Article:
What am I looking for? That’s a question that zooms through my mind at 100 miles per hour while my legs and lungs struggle to catch up. I’m running from my daily stress, from being mommy, from being a girlfriend, from being a daughter, from being a friend, from being a sister. I’m running from deadlines—work deadlines, home deadlines, church deadlines. I’m running and I’m hoping to find myself by the time the three mile run comes to an end.

I took up running on a dare. A friend heard me casually referring to myself as a walker not a runner and dared me to push myself. He knew I would love it, I knew I would hate it and I did. My first run nearly killed me, at least it felt that way to me. My lungs were on fire, my calves hurt like crazy and I was sweating buckets. I wanted to quit three minutes in but I pushed on and finished running the one mile I had set as a goal. I’m a sucker for punishment because even though I absolutely hated every minute of that first run, I laced up my shoes the next day and ran again, and then again and again until I looked at my calendar and realized I had been running for an entire month—and surprisingly I was actually having fun.


Related: A Restorative Yoga Sequence for Runners


In fact, I started looking forward to my runs because it meant having some precious “me time.” My days are spent cramming data into my brain—which one of the kids has an appointment and where, grab a gift for someone’s birthday party, remember to pick up bread and milk, check social media for recipes for next week’s menu, clean the house because someone’s having a sleep over, make sure you iron that shirt that someone needs for a ceremony tomorrow, take the car to the service place and oh, remember to pick up the kids from school today because the bus broke down and the school requires all parents to pick up their own kids. My brain just never ever turns off until I hit the open road at 5:00 p.m. on the dot and start my run.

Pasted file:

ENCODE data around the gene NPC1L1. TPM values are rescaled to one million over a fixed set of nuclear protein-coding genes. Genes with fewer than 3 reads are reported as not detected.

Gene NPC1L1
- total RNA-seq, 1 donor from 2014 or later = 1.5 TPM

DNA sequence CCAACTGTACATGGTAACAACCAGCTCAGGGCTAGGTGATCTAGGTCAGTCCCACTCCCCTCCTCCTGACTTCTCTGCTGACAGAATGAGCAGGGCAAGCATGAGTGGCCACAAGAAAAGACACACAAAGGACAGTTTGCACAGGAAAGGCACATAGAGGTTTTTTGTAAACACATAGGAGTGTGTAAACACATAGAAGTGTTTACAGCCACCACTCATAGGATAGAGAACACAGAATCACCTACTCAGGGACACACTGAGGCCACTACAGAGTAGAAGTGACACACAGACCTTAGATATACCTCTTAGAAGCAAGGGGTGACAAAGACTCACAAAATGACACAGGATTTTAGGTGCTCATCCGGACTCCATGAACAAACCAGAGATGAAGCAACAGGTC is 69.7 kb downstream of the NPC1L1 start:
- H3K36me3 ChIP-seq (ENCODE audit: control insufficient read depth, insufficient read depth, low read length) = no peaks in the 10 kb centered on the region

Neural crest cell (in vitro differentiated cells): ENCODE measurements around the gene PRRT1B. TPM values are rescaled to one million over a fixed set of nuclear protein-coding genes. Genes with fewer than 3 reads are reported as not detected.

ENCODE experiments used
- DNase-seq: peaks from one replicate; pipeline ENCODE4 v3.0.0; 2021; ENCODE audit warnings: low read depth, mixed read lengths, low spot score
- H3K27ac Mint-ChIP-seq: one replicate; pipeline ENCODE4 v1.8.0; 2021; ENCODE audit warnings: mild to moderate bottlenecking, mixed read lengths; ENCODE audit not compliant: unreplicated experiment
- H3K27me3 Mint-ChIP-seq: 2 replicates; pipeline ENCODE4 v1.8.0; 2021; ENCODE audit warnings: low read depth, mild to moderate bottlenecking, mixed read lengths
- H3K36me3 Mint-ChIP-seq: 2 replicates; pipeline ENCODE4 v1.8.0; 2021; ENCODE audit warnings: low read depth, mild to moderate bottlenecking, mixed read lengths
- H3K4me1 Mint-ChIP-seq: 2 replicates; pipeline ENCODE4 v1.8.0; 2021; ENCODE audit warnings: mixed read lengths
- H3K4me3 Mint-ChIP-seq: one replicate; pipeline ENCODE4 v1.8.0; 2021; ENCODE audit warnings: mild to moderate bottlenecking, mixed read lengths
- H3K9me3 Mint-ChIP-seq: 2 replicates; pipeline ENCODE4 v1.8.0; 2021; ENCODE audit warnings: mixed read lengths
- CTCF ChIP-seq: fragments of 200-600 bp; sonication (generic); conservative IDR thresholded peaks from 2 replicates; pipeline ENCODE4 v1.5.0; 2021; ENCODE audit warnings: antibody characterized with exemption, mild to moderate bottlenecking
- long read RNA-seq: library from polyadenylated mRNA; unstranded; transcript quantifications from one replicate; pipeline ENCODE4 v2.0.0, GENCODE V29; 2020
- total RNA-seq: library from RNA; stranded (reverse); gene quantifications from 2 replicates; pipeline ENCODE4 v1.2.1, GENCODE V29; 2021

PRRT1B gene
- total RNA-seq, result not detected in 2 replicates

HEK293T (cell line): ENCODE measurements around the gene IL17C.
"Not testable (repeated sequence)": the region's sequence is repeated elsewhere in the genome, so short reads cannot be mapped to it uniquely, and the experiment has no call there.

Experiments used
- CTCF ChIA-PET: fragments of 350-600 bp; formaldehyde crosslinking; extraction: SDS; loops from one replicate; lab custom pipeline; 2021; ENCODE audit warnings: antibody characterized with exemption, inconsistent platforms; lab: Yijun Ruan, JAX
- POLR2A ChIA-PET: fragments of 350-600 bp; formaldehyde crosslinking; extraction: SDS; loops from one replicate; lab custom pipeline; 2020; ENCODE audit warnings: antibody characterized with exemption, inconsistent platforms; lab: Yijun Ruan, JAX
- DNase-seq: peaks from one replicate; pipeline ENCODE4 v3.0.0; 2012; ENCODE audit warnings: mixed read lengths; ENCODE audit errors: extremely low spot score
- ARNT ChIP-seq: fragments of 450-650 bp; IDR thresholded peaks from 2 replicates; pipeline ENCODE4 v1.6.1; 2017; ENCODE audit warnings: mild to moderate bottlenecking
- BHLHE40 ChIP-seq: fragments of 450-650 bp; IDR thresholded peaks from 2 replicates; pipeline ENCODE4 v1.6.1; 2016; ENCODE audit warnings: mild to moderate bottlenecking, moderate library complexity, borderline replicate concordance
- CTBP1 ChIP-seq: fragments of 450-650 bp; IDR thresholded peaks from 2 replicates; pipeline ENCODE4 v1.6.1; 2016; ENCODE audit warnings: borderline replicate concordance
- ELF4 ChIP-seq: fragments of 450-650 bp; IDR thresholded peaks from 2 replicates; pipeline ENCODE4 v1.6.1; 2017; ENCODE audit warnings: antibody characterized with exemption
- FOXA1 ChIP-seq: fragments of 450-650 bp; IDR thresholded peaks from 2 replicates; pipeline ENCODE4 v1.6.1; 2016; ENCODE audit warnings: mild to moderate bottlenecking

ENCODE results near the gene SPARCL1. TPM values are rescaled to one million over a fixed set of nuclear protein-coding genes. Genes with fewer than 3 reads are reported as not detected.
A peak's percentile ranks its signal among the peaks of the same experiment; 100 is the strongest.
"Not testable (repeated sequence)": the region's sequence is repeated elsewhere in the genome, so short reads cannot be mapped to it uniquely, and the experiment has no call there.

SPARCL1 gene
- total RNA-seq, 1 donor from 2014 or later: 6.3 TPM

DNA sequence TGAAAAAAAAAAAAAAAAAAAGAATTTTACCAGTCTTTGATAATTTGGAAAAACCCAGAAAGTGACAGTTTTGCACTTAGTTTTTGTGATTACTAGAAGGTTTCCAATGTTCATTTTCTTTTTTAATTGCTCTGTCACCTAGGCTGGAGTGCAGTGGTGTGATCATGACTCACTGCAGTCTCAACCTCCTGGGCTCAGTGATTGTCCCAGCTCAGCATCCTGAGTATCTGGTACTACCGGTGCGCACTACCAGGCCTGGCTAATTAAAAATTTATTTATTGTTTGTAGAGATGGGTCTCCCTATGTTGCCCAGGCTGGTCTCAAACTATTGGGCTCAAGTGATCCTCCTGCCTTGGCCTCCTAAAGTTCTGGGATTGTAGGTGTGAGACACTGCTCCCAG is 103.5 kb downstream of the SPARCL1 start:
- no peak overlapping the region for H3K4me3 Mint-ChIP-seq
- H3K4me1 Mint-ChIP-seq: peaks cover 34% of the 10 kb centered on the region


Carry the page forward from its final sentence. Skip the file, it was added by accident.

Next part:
The minute I put one foot in front of the other and inhale deeply, my body tells my brain to shut up. This is a “Marilyn only” zone and no noise is allowed. I’m not mom, I’m not a daughter, I’m not a sister, I’m not a friend. I’m just a girl up against three miles of open road and ready to conquer every inch of it and then it hits me—this is what I’m looking for. Myself. I spend so much time looking after everyone else and doing mundane activities that I lose myself every single day and that lost feeling accompanies me every hour until I run. When I run, I’m me. I silence all the voices in my head and I feel free. Liberated. Happy. That indescribable feeling of joy in self is what I’m looking for and I find it every single time I run and because of my run, I’m then able to be a better mother, girlfriend, sister, daughter, and friend.

Marilyn Lewis is a First Prize Winner of Sonima’s recent essay contest, in which we asked readers to tell us, “What are you looking for?”

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